Indianz.Com > News > ‘Maybe they don’t want our business’: Hotel rates explode during Native event
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Nearly 1,000 people turned out for the “Indians Allowed” rally and march in Rapid City, South Dakota, on March 26, 2022. Photo by Kevin Abourezk
‘Maybe they don’t want our business’
Hotel rates explode during Native event
Tuesday, December 13, 2022

People headed to a Native basketball, educational and cultural tournament in South Dakota were shocked to learn that two hotels were charging more than $2,000 a night during the event.

The two hotels in Rapid City — Residence Inn and Fairfield Inn and Suites — are both owned by Marriott Hotels. On Tuesday morning, they both listed rates of $2,000 or more, with taxes and fees included.

A front desk clerk at Residence Inn who answered the phone Tuesday said the $2,353 rate (with taxes and fees included) wan’t a typo, and he said he was checking with his manager to verify the rate.

“That’s what’s showing on my end as well,” he said.

‘No one can afford that’: Hotel Rates in Rapid City
Hotel in Rapid City, South Dakota Hotel in Rapid City, South Dakota
Screenshots from show two properties with extremely high rates during the week of the Lakota Nation Invitational. With taxes and fees, the cost for one night exceeds $2,000 at each hotel.

An organizer for the Lakota Nation Invitational, which began Tuesday and continues through Saturday, said he was surprised to learn that the two hotels were charging more than $2,000 a night during the event, which takes place December 13-17 at the local convention center.

“No one can afford that,” said Bryan Brewer, executive director for the LNI tournament. “I don’t know why they would even do that. Maybe they don’t want our business.”

He said he planned to contact local tourism officials to see if they could help to get the two hotels to adjust their rates.

Brewer said hotels in Rapid City and in nearby towns typically raise their rates during the tournament, which provides a significant economic boost each year to the Rapid City hotel and food industry. But usually they don’t raise their rates much more than $250 a night.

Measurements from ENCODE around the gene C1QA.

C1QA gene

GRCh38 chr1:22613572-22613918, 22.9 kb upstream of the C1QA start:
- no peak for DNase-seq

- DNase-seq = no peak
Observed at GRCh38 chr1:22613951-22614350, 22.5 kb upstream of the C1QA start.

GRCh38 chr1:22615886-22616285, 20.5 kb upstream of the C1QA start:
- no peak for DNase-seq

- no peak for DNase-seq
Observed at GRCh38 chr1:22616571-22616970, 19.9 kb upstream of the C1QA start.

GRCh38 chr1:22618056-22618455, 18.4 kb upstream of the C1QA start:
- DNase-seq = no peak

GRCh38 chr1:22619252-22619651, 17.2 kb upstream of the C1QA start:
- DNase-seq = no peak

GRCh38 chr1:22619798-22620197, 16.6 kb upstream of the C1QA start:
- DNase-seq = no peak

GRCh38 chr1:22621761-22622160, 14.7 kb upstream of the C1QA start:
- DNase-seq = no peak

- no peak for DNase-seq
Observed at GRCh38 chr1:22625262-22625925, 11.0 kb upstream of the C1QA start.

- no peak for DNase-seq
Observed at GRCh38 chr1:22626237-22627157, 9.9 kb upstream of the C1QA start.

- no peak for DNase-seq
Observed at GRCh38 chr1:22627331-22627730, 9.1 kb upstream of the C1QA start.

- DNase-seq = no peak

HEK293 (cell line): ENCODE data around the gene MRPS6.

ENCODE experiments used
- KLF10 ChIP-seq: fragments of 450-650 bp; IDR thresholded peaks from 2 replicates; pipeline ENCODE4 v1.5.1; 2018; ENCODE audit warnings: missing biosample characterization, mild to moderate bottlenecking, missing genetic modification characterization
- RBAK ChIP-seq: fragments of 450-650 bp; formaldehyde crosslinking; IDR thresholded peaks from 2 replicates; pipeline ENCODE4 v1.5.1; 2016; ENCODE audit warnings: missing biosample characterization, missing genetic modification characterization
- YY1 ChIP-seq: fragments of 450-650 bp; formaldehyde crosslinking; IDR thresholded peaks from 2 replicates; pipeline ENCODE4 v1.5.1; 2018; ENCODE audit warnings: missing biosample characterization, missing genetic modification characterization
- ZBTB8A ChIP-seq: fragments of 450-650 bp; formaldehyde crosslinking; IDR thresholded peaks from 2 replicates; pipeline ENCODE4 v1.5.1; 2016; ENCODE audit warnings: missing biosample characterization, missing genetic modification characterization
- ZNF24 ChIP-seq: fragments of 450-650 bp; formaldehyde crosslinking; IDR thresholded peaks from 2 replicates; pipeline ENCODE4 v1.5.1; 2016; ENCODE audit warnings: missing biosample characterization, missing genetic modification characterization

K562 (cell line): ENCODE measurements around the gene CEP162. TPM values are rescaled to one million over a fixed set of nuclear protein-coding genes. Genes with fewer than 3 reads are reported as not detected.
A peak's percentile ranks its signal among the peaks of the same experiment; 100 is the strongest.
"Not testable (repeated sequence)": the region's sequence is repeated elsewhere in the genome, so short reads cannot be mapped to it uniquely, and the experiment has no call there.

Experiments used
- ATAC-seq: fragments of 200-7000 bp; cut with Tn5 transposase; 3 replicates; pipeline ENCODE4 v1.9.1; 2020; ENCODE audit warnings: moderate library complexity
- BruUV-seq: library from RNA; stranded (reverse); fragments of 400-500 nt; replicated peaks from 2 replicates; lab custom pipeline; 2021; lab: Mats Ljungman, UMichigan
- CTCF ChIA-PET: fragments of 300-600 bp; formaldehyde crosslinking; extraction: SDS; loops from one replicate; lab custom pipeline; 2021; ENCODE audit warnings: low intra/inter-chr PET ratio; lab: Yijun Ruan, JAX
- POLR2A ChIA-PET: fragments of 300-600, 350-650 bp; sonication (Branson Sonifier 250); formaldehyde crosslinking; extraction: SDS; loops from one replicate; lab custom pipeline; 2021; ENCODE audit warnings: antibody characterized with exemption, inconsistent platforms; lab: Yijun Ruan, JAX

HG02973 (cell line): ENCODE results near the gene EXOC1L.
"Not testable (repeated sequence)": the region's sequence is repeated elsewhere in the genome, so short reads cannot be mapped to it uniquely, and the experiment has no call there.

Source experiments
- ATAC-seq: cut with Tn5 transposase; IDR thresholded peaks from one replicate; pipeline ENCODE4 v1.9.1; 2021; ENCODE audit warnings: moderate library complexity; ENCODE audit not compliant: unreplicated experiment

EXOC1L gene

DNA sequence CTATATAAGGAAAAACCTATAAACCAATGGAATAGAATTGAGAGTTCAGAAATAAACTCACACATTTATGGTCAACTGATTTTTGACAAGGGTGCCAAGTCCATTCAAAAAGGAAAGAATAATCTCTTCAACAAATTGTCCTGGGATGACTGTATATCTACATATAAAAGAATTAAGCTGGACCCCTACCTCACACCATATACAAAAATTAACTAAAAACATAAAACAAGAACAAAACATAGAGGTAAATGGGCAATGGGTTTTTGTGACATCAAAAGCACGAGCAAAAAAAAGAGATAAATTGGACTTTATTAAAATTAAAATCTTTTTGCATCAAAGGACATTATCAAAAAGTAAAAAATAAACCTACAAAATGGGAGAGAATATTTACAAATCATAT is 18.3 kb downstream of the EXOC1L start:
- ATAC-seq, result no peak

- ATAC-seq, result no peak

He said he has brought up the issue of hotels raising their rates during the tournament with city and local tourism officials in the past and has been told that often the corporate offices for those hotels are the entities that decide to raise rates during the tournament.

“I just don’t understand it at all,” he said.

Vi Waln, a Rosebud Lakota writer who lives on the Rosebud Reservation in South Dakota, was one of the first people Tuesday morning to alert others on social media to the extraordinarily high rates being charged by the Residence Inn.

“They love money but hate Indigenous people,” Waln said.

Native people have long encountered hostile and outright discriminatory business practices in Rapid City, the second most populous metropolitan area in South Dakota. In October, the Department of Justice filed a lawsuit against a local hotel for denying services to the original inhabitants of the state, much of which was promised to the tribes of the Sioux Nation by treaty.

“I believe the Department of Justice actually needs to do a much wider scope of investigation into systemic racism in the Rapid City community,” Nick Tilsen, the chief executive officer of NDN Collective, a Native-led organization, told Indianz.Com on the day the lawsuit was announced on October 19.

NDN Collective is already suing the Grand Gateway Hotel for its racist practices, Tilsen pointed out. Representatives of the organization were repeatedly denied rooms at the facility and were escorted off the property by one of the owners, who is named as a defendant in the federal lawsuit.

“Grand Gateway, quite frankly, is a byproduct of a racist environment and a racist system,” Tilsen said in an interview. “That’s how that behavior came ‘okay’ for them — because there’s a culture of racism and systemic, white supremacy here in the community.”

The hotel and its operators responded to the federal complaint on November 14. They admitted denying a room to at least one person — because she was a “local” resident, meaning she resides in Rapid City. They further acknowledged that their “local policy” wasn’t formally written down but refused to admit turning away “Native Americans” for business.

In their response, attorneys for Grand Gateway wrote that “Defendants are without sufficient information to either admit or deny whether Sunny Red Bear or persons with her were Native American.”

According to the federal complaint, Sunny Red Bear, who is Lakota from the Cheyenne River Sioux Tribe, was denied a room at the hotel. Red Bear works for NDN Collective.

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